Benioff's claim to fame is that he pioneered the idea of "software as a service," meaning you don't need to buy a copy of his software and install it on your computer. Instead, the software sits on servers at Salesforce.com and you just pay to use it. Back in 1999, when Benioff, a former Oracle executive, launched Salesforce.com, software as a service (aka SaaS) was a pretty big change. Today it's common, only now it's called "cloud computing," which is why Benioff's book is called Behind the Cloud.
One thing about Benioff is he doesn't miss a trend. Before "cloud computing" was the buzzword du jour, the same notion was called "on-demand computing," and for a while "utility computing"—and Salesforce.com was those, too. Even the company's name speaks to its trend-chasing nature, because, if you'll recall, in 1999 all the cool kids were appending the ".com" suffix to the names of their companies. Didn't matter what you did or what you made. You were a dotcom, baby. You were hip. You were new. Now, of course, having .com on the end of your name is about as hip as wearing Hammer pants. In a way it's almost embarrassing, like some weird vestigial appendage from that wacky dotcom craze.
Anyway, the thing is, Benioff is ripe for parody, and now someone has done it—and it just happens to be one of his competitors. SugarCRM, a tiny company that makes the same kind of software that Salesforce.com makes but charges less, decided to have some fun at Benioff's expense and maybe to drum up a little business at the same time. So they created a knock-off of Benioff's book and called it Behind the Smoke Screen: the untold story of how Salesforce.com still manages to sell 1999 technology 10 years later. Where the real book has a glowing blurb from Michael Dell, the parody features one from Kim Jong Il. Inside are six tiny chapters that poke fun of Salesforce.com for using proprietary code (SugarCRM is open source) and relying on stodgy, old Oracle database software (SugarCRM runs on MySQL, a newer database program).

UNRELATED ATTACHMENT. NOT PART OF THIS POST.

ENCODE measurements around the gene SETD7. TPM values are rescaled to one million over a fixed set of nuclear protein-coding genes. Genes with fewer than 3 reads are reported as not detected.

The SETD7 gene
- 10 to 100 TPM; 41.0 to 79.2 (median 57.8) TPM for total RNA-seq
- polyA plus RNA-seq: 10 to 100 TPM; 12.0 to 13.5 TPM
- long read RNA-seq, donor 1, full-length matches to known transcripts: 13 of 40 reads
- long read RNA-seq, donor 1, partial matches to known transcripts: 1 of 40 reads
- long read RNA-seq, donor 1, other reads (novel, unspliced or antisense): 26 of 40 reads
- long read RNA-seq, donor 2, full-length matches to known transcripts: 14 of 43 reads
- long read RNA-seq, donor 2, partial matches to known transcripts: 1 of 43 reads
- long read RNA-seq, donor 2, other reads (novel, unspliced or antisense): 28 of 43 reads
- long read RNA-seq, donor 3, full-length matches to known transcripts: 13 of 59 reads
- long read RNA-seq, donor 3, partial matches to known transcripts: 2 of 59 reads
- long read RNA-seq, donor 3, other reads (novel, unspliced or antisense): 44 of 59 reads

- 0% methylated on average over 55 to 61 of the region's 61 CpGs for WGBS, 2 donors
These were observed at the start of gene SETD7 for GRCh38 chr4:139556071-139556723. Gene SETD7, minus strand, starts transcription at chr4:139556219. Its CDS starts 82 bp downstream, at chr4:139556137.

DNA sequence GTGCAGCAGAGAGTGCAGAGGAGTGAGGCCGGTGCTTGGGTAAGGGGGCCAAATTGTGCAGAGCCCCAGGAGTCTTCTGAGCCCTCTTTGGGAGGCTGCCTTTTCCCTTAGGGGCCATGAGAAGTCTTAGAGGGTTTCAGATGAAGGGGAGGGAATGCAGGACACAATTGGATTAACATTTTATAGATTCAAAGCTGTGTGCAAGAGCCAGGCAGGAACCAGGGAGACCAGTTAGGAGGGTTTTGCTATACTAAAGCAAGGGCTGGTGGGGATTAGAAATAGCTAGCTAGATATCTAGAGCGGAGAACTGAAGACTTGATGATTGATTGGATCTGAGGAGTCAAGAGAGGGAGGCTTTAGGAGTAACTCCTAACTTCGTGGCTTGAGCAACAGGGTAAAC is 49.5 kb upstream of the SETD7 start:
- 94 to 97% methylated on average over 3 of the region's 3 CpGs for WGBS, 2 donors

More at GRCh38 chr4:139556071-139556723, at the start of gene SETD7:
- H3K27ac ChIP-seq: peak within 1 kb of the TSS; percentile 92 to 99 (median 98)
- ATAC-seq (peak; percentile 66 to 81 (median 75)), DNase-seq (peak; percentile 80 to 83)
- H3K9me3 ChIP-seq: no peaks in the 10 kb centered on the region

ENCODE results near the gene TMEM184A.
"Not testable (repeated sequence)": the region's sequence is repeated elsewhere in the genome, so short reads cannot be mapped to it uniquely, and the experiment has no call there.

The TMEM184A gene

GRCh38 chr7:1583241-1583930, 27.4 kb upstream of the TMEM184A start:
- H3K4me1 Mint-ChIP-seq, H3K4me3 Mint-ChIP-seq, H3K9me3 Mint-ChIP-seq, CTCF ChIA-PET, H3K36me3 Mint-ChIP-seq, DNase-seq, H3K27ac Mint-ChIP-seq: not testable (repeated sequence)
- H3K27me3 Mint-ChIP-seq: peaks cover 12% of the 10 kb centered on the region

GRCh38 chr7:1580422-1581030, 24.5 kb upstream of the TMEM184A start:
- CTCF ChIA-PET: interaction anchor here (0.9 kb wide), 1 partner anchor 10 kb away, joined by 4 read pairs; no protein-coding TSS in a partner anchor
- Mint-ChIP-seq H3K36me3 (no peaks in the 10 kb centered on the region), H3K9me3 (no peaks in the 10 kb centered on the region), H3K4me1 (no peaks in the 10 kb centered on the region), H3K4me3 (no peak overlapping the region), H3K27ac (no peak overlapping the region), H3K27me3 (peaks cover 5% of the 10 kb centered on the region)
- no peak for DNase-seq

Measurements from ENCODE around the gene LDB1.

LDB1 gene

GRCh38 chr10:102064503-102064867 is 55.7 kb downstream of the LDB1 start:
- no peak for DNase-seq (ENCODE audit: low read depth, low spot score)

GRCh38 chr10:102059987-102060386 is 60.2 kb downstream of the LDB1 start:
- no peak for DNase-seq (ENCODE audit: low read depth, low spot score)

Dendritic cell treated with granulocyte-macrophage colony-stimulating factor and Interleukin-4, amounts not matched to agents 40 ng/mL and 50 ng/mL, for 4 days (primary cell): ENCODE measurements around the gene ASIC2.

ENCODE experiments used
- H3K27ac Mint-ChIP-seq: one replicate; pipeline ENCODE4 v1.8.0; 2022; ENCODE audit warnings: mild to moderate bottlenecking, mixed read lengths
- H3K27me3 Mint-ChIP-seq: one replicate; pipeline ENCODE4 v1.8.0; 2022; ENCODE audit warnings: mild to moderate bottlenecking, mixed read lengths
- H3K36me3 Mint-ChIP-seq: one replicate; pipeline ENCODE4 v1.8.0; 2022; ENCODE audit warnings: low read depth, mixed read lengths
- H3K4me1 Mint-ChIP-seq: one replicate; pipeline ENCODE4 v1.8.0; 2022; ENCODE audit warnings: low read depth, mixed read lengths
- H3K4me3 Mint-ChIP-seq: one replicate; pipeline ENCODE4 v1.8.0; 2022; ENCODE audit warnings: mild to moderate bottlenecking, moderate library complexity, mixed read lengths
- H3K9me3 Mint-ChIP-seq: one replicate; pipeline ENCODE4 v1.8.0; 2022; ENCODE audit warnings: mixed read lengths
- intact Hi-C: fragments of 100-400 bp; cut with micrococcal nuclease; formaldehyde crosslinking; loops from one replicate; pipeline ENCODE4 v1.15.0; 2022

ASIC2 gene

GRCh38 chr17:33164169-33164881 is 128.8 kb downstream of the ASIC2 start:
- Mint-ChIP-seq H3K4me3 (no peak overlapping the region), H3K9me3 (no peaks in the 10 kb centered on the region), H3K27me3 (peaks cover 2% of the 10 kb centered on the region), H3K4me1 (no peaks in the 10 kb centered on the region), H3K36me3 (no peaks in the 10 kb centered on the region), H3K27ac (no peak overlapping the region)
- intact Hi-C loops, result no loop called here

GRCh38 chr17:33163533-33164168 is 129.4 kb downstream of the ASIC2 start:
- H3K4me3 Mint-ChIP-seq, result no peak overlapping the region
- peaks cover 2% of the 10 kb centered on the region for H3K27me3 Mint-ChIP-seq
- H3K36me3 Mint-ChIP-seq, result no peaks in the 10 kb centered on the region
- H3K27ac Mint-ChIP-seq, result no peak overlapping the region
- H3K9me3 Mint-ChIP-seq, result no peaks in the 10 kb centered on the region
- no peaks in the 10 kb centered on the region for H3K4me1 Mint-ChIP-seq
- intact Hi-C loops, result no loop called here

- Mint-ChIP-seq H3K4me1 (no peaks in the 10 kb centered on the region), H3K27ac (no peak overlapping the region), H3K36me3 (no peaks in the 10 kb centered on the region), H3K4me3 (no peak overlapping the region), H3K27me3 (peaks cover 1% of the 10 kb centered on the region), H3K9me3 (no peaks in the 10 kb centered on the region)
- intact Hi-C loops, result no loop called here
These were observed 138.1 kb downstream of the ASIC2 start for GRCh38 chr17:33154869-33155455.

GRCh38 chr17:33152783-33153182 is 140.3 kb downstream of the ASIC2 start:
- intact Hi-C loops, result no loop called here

SugarCRM printed up 1,000 copies and gave them out to people arriving at Salesforce.com's big annual conference in San Francisco this week—an event modestly called "Dreamforce 09: The Cloud Computing Event of the Year." SugarCRM also gave out flyers urging Salesforce.com customers to check out a special page on the SugarCRM Web site and consider switching to SugarCRM. "By 10 a.m. we had 1,500 hits on our Web site, and by noon we had four qualified sales opportunities," says Chris Harrick, vice president of marketing at SugarCRM. "If we close even one deal, our ROI on this guerrilla marketing campaign will be two- or three-fold."